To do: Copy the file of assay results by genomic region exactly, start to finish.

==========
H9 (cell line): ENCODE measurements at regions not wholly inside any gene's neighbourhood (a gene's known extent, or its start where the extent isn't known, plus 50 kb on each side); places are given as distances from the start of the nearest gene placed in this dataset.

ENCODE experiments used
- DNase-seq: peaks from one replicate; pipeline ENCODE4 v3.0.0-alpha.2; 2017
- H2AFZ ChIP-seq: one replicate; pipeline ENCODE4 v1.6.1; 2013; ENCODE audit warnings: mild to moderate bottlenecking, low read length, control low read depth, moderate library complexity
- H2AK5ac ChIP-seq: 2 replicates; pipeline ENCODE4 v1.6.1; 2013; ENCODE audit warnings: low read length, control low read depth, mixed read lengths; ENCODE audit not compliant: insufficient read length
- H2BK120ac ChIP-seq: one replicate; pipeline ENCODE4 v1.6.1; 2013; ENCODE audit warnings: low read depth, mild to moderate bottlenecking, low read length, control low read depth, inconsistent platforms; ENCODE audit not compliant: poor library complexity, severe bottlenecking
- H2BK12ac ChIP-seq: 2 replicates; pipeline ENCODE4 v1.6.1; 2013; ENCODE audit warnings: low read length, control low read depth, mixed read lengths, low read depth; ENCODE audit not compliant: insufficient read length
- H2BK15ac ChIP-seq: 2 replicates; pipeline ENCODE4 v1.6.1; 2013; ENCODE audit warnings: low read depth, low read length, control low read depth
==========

H9 (cell line): ENCODE measurements at regions not wholly inside any gene's neighbourhood (a gene's known extent, or its start where the extent isn't known, plus 50 kb on each side); places are given as distances from the start of the nearest gene placed in this dataset.

ENCODE experiments used
- DNase-seq: peaks from one replicate; pipeline ENCODE4 v3.0.0-alpha.2; 2017
- H2AFZ ChIP-seq: one replicate; pipeline ENCODE4 v1.6.1; 2013; ENCODE audit warnings: mild to moderate bottlenecking, low read length, control low read depth, moderate library complexity
- H2AK5ac ChIP-seq: 2 replicates; pipeline ENCODE4 v1.6.1; 2013; ENCODE audit warnings: low read length, control low read depth, mixed read lengths; ENCODE audit not compliant: insufficient read length
- H2BK120ac ChIP-seq: one replicate; pipeline ENCODE4 v1.6.1; 2013; ENCODE audit warnings: low read depth, mild to moderate bottlenecking, low read length, control low read depth, inconsistent platforms; ENCODE audit not compliant: poor library complexity, severe bottlenecking
- H2BK12ac ChIP-seq: 2 replicates; pipeline ENCODE4 v1.6.1; 2013; ENCODE audit warnings: low read length, control low read depth, mixed read lengths, low read depth; ENCODE audit not compliant: insufficient read length
- H2BK15ac ChIP-seq: 2 replicates; pipeline ENCODE4 v1.6.1; 2013; ENCODE audit warnings: low read depth, low read length, control low read depth